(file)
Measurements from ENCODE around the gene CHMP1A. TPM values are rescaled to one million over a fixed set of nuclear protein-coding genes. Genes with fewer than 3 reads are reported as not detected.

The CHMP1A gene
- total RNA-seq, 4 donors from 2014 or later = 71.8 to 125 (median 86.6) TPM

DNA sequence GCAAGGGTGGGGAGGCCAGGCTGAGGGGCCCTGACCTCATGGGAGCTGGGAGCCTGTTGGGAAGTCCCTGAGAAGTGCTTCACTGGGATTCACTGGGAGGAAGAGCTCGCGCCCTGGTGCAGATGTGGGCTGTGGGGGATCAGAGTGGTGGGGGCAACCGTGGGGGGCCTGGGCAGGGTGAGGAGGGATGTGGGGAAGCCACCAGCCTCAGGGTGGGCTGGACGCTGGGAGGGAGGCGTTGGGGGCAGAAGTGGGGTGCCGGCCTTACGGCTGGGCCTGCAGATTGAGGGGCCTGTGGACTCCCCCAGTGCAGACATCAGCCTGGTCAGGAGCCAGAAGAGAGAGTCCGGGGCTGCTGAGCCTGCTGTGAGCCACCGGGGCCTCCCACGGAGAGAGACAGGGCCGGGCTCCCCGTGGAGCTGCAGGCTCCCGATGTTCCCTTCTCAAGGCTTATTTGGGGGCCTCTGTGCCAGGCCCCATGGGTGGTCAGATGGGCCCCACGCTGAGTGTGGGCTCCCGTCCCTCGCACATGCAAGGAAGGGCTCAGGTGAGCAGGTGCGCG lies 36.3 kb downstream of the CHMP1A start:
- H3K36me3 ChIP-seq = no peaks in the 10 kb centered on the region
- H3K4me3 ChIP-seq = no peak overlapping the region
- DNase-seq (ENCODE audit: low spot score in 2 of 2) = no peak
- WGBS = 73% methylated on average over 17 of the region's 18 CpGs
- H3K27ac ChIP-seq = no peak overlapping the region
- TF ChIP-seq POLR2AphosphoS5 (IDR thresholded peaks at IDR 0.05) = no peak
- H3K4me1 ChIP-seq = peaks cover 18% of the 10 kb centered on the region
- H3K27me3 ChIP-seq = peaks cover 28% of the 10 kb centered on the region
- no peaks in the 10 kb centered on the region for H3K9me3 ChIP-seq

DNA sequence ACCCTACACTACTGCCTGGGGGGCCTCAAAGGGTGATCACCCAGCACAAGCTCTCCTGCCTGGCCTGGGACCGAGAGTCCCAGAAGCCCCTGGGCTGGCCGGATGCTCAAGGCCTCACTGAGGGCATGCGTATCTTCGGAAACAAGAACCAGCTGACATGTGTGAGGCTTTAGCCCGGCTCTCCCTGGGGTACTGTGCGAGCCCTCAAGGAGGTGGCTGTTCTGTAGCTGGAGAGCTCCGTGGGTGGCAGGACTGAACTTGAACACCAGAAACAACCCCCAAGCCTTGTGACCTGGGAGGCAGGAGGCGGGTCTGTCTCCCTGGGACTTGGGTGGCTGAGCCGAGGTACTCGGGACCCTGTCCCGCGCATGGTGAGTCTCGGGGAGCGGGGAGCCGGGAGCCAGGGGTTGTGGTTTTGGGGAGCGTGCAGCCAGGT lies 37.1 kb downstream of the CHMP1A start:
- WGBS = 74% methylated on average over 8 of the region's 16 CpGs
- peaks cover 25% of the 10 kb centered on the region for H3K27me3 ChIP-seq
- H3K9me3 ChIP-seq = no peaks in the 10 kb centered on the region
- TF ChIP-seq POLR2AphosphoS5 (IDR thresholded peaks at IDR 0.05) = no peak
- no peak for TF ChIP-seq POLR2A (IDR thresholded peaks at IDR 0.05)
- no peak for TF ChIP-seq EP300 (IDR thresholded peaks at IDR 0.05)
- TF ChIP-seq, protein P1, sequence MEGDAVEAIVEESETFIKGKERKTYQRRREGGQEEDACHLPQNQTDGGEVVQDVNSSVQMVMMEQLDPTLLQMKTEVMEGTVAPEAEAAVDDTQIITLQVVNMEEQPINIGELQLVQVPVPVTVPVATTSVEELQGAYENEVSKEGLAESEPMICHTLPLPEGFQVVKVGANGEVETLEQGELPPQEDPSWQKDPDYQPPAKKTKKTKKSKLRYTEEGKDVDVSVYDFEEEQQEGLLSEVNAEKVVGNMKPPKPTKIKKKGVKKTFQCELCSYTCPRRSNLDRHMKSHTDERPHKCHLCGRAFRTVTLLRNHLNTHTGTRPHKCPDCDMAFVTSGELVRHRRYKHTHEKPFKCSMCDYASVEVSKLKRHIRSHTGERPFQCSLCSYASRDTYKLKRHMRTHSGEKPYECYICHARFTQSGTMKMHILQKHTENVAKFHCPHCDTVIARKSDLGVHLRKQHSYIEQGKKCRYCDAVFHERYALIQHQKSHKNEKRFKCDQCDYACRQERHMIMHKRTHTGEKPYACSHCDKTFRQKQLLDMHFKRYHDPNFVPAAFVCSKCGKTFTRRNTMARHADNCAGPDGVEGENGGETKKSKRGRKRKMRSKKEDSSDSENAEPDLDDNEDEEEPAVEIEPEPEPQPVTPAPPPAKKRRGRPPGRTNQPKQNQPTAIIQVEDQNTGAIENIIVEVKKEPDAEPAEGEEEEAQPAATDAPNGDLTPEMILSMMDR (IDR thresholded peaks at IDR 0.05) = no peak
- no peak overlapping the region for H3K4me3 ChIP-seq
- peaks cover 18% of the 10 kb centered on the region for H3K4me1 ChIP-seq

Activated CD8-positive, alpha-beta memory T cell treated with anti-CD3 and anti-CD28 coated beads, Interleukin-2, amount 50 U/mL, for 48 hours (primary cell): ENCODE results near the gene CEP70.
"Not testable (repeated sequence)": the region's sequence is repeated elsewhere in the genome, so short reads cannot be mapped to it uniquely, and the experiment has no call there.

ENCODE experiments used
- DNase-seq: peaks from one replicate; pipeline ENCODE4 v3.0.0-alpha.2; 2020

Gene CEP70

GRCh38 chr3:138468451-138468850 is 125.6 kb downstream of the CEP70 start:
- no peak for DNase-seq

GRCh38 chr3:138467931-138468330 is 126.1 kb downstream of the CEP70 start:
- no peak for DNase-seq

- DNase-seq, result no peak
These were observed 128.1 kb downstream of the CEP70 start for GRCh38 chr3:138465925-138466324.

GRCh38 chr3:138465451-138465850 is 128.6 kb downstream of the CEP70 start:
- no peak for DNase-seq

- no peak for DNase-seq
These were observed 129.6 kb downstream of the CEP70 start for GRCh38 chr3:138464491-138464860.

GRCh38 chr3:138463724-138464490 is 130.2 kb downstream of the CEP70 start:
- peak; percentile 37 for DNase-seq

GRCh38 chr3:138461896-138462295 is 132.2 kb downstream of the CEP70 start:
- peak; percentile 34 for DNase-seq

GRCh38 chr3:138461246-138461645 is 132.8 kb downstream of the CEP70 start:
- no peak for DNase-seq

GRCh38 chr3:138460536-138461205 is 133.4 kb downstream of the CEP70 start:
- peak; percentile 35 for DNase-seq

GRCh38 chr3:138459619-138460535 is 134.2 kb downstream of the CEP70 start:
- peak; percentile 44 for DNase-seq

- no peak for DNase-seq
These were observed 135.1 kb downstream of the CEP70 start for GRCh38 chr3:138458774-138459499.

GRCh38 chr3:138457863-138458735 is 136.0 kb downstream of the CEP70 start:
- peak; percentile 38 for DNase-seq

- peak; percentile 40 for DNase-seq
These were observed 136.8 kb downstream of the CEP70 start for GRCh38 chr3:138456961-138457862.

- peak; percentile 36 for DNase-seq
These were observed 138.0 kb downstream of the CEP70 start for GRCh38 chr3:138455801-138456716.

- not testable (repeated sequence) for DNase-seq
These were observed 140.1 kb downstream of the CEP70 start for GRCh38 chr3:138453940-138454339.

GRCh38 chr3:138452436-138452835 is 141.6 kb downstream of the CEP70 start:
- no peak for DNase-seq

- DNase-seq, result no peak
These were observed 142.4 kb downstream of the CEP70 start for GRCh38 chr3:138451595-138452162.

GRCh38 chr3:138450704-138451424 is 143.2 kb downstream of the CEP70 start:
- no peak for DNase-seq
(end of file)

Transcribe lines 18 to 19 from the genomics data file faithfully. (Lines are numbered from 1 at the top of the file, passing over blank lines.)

- TF ChIP-seq POLR2AphosphoS5 (IDR thresholded peaks at IDR 0.05) = no peak
- no peak for TF ChIP-seq POLR2A (IDR thresholded peaks at IDR 0.05)